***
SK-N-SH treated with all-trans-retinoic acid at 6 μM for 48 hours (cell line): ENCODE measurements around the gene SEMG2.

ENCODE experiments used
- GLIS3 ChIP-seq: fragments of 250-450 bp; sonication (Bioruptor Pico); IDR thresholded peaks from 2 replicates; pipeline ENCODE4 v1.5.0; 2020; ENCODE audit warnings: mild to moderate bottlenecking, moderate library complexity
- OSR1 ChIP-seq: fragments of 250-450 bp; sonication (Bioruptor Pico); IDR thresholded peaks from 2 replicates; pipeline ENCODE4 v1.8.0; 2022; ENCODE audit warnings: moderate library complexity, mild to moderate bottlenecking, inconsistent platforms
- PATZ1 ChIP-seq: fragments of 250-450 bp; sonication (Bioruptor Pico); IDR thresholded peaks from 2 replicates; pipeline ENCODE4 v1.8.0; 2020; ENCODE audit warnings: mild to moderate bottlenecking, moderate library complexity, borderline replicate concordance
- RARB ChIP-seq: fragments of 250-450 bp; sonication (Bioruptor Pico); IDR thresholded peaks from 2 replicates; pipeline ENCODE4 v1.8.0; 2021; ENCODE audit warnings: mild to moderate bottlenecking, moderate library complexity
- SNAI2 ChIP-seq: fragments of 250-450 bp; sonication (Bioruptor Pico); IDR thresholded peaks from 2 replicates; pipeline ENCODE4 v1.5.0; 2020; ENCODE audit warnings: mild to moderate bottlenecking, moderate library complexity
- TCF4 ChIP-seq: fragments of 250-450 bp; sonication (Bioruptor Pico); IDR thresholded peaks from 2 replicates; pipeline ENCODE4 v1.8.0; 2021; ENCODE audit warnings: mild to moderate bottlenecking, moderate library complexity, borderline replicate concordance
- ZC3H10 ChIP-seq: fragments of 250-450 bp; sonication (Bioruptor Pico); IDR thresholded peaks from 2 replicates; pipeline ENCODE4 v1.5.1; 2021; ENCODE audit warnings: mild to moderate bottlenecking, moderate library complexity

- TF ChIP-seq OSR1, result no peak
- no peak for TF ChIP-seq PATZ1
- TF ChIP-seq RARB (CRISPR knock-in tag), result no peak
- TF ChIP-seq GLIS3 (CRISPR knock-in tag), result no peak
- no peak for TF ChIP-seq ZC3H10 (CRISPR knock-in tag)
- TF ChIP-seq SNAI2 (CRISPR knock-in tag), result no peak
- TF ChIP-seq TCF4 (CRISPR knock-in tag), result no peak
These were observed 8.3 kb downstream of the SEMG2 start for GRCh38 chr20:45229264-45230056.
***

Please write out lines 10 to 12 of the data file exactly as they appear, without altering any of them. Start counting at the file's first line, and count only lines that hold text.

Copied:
- TF ChIP-seq OSR1, result no peak
- no peak for TF ChIP-seq PATZ1
- TF ChIP-seq RARB (CRISPR knock-in tag), result no peak